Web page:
Achieving Zero Gravity

Willie Nelson resists the gravitational pull to rest on his laurels and shoots for the moon instead.

When Willie Nelson launches into Teatro's "The Maker," the high-plains-driftin' Texan sounds like a redneck from outer space.

Which is a good thing. What it means is that Nelson has reinvented himself, has adopted a kind of Generation X-Files persona and has managed to do so without losing what was good and sincere about the earthbound version. Of course, as far as most mainstream country radio is concerned, he might as well be slipping into a black hole. (Translation: He sounds less than nothing like Garth Brooks or Leann Rimes.) From its opening notes, the Daniel Lanois-produced Teatro stakes a claim to its own well-rounded corner of the moonscape. (It also completes a trilogy of recent Lanois-produced triumphs, including 1995's Wrecking Ball, by Emmylou Harris, and last year's Dylan opus, Time Out of Mind.)

Reprising a bunch of songs Nelson recorded in the early '60s (around the time he wrote "Crazy" for Patsy Cline) and featuring a handful of new songs, Teatro is hardly the sound of an artist treading the same old creative waters. Songs like "Everywhere I Go, "Darkness on the Face of the Earth," "Three Days," "I've Just Destroyed the World" and "I Just Can't Let You Say Good-bye" have been cleverly refashioned for the end of the millennium.

Nelson's voice sounds lonelier; the music is more atmospheric, though still sparse; and the songs have acquired new meanings. When "I Just Can't Let You Say Good-bye" was originally recorded in 1966, the lyrics about a man who strangles his partner to death because she's leaving him were probably just as acceptable as those for the Crystals' early '60s song "He Hit Me (And It Felt Like a Kiss)." But in the late '90s, it's not too cool to strangle your lover (or to "smack your bitch up"), and his tale takes on an intentionally more sinister character. The juxtaposition of Emmylou Harris' voice with Nelson's dramatizes the horrors of violence committed in the name of "love": "The flesh around your throat is pale/ Indented by my fingernails/ Please don't scream/ Please don't cry/ I just can't let you say goodbye."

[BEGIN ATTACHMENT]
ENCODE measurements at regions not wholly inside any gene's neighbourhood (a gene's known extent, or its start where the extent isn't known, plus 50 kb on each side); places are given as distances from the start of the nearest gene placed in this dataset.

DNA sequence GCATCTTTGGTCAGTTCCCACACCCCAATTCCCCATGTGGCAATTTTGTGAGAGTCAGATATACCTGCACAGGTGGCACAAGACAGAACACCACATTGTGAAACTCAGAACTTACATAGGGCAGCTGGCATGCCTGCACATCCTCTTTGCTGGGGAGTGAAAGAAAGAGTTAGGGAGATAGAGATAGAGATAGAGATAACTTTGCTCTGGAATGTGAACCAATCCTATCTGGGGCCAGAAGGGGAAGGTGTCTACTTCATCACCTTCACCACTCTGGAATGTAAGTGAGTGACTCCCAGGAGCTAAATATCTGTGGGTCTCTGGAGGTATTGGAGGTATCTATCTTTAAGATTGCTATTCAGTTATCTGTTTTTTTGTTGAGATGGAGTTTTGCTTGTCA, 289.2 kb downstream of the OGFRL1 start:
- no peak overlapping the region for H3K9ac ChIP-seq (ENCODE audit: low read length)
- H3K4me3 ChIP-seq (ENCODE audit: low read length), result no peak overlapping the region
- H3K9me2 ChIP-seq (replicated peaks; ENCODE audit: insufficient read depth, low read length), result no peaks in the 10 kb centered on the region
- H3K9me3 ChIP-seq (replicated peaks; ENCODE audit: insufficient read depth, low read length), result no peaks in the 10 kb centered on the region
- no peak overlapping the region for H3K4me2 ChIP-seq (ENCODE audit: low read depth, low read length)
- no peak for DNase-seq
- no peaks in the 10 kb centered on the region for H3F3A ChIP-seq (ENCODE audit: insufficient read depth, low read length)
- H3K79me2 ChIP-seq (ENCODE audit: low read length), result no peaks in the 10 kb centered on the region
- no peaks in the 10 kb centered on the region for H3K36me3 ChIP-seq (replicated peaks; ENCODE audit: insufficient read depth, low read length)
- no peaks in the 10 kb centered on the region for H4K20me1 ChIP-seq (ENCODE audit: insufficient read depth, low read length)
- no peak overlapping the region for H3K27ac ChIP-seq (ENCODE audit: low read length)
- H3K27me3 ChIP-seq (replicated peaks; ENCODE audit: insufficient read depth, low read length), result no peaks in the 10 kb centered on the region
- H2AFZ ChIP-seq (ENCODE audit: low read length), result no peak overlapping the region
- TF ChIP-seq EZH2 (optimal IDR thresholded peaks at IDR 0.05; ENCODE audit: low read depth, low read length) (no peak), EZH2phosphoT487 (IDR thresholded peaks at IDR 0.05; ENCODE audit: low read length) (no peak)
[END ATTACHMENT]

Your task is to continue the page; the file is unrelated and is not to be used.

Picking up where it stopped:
As a country-music rebel, Nelson is rivaled only by the eccentric genius Roger Miller, the man who wrote lyrics such as "Apples are for eatin' and snakes are for hissin'/ I've heard about love and I've heard about kissin'/ I read about it free in a 50-cent illustrated guide/ My uncle used to love me, but she died." (Miller is the man who fused electronica with country 35 years ago, with his 1962 ballad "Lock Stock and Teardrop," in which he electronically treated his voice with a vocoder -- the same thing the Beasties use in "Intergalactic." And in 1968 -- when the Fat Boys were still in diapers -- he invented human beat-boxing on "Treat Me Like a Human." OK, I've finished my Miller PSA.)

Teatro isn't the demented freakfest of "My Uncle Used to Love Me, But She Died," but it is a work of subtle songcraft and blazing originality.